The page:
Increasingly, it seems, you license an existing design, and just recently this is what Kestrel, Colnago and Seven have done. Kestrel and Colnago have adopted the Specialized FSR design, while Seven have gone for Rock Shox founder Paul Turner's Maverick Mono-link.

It's startling to realise that the FSR design has now been around since 1991. I remember riding one extensively in about 1993 and frequently scaring myself with how much better the suspension was than the brakes (Shimano LX cantilevers), the tyres (grey rubber Specializeds; not one of that company's better ideas) and my reflexes.

The FSR was developed with Horst Leitner of AMP and in 1998 Specialized bought several important patents from Leitner, including the 'Horst link' that in effect makes many multi-link suspension designs work well. Since then, Specialized has licensed the Horst link to numerous companies and the FSR to about eight.

Click for larger image
Seven's Maverick-derived Duo
Photo: © Seven Cycles

Specialized is one of the bike industry's giants. At the other end of the scale, Maverick is a tiny company headed by the man who kicked off the suspension fork revolution, Paul Turner. After leaving Rock Shox, Turner founded Maverick American as a for-hire design house that would have the flexibility to develop genuinely innovative stuff. Maverick's Mono-Link frame was unveiled to rave reviews in mid-2000 but until recently has only been available as the Maverick ML-7. With a fork and a few other bits an ML-7 will set you back US$3,589.00 or if you have really deep pockets, Seven's titanium version is US$3,195 for the bare frame.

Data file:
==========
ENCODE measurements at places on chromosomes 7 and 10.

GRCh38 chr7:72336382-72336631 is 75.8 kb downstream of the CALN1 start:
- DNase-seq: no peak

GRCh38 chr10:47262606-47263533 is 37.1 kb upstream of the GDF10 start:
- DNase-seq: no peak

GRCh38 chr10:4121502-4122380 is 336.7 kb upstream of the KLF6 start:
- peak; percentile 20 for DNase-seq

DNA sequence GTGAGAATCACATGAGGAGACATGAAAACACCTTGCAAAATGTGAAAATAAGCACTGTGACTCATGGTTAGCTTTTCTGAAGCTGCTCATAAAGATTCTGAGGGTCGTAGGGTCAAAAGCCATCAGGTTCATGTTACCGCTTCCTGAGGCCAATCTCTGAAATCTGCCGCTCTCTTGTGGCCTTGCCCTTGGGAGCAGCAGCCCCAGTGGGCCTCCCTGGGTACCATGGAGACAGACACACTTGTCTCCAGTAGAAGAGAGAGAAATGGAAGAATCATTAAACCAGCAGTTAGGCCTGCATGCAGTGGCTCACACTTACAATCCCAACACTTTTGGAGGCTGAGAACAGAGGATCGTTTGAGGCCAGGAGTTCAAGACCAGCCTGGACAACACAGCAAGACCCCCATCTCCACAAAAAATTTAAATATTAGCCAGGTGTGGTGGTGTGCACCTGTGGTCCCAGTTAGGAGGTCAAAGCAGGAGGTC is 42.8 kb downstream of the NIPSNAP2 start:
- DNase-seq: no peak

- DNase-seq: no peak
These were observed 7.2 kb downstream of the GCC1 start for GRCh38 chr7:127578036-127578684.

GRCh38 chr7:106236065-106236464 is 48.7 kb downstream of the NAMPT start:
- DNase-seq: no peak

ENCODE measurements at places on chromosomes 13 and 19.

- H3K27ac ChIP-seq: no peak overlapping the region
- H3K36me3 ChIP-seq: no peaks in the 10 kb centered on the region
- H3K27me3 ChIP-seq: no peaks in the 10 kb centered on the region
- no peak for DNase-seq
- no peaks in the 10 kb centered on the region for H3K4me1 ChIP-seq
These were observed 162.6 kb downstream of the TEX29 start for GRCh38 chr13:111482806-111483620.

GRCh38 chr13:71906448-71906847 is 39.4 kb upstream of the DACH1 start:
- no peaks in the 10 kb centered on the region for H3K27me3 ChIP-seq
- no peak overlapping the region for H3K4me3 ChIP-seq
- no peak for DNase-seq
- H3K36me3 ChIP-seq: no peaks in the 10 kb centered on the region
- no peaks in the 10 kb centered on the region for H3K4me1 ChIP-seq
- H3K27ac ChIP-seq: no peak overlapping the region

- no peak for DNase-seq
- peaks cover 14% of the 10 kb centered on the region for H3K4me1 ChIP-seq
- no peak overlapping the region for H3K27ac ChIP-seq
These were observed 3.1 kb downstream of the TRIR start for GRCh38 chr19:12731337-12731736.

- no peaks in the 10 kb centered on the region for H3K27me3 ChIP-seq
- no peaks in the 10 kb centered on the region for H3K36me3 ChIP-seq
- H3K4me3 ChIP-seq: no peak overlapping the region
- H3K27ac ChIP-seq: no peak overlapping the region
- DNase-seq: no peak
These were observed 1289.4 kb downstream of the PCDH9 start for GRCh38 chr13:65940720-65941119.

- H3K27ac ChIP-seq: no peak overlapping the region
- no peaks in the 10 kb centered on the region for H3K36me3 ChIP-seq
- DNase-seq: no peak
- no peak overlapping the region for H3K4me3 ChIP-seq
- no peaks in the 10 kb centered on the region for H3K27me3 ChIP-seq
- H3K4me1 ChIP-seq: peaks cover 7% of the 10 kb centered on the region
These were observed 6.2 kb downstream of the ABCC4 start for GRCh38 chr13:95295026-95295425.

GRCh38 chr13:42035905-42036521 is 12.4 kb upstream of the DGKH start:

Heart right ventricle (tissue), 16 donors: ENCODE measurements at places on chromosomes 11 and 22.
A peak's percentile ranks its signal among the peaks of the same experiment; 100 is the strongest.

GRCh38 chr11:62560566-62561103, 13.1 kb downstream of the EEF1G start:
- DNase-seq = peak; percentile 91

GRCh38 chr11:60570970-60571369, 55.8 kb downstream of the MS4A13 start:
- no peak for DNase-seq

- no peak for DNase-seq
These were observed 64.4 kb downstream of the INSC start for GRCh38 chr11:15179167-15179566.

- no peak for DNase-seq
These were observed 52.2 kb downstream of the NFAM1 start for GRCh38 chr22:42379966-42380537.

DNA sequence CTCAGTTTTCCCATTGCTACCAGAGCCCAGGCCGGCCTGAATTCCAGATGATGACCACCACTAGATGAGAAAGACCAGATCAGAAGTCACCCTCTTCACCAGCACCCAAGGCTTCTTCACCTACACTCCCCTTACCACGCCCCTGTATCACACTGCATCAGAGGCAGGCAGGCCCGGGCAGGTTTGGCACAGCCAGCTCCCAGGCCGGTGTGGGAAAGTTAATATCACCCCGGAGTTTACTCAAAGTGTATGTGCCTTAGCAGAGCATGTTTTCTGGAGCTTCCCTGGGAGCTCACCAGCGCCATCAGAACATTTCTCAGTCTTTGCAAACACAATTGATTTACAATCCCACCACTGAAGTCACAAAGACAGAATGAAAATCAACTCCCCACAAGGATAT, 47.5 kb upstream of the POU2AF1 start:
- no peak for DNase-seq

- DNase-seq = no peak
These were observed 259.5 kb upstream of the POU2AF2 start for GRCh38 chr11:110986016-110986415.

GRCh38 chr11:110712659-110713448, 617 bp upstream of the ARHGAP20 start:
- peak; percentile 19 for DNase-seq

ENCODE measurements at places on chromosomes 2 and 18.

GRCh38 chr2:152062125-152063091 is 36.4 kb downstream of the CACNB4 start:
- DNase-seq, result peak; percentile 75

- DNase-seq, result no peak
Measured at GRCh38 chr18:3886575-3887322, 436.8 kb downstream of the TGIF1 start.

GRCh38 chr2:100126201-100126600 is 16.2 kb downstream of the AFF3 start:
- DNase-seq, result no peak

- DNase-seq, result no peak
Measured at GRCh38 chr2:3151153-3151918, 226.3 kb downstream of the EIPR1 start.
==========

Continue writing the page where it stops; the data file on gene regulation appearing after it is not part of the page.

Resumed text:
More information: Specialized's website
More information: Colnago's website
More information: Seven's website
More information: Maverick American's website

Profile-Design recalls Carbon X and Carbon Stryke aero bars

U.S. company Profile-Design LLC has issued a recall notice asking for consumers to stop using "Carbon X" TM and "Carbon Stryke" TM aero bar left and right forearm bracket pairs, also known as "ZB brackets". Approximately 8,400 of these products are believed to have been sold since May 6, 1999, but Profile is concerned that the bracket on one of the aero bars can loosen, with potentially distastrous results. The U.S. Consumer Product Safety Commission has already had a report of one cyclist crashing because of this problem.

According to the recall notice, "Only 50 percent of these products have been sold in the U.S. The U.S. CPSC will monitor this recall in the US for effectiveness...This recall only involves the ZB brackets of the Carbon X aero bars sold from August 1, 1999 through present and the ZB brackets of the Carbon Stryke aero bars sold from May 6, 1999 through present."

Profile advises that "Consumers should stop using the aero bars with the recalled ZB brackets immediately and obtain two replacement ZB brackets (left and right) from Profile-Design free of charge. Removal of the recalled ZB brackets and installation of the new ZB brackets only takes about 5 minutes using a 4 and 5 mm hex or "Allen" wrenches. Consumers should call Profile Design's recall hotline at (888) 800-5999 ext. 161 Monday through Friday 9:00 am to 5:00 pm Pacific time to obtain the replacement ZB brackets."

More information:

The Pennzoil Solution

Cyclists spend small fortunes on fancy-dandy lubricants to keep our steeds running sweet and smooth. Is it money wasted? Jon Anderson thinks so, and tech-in-cheek alternative: The Penzoil Solution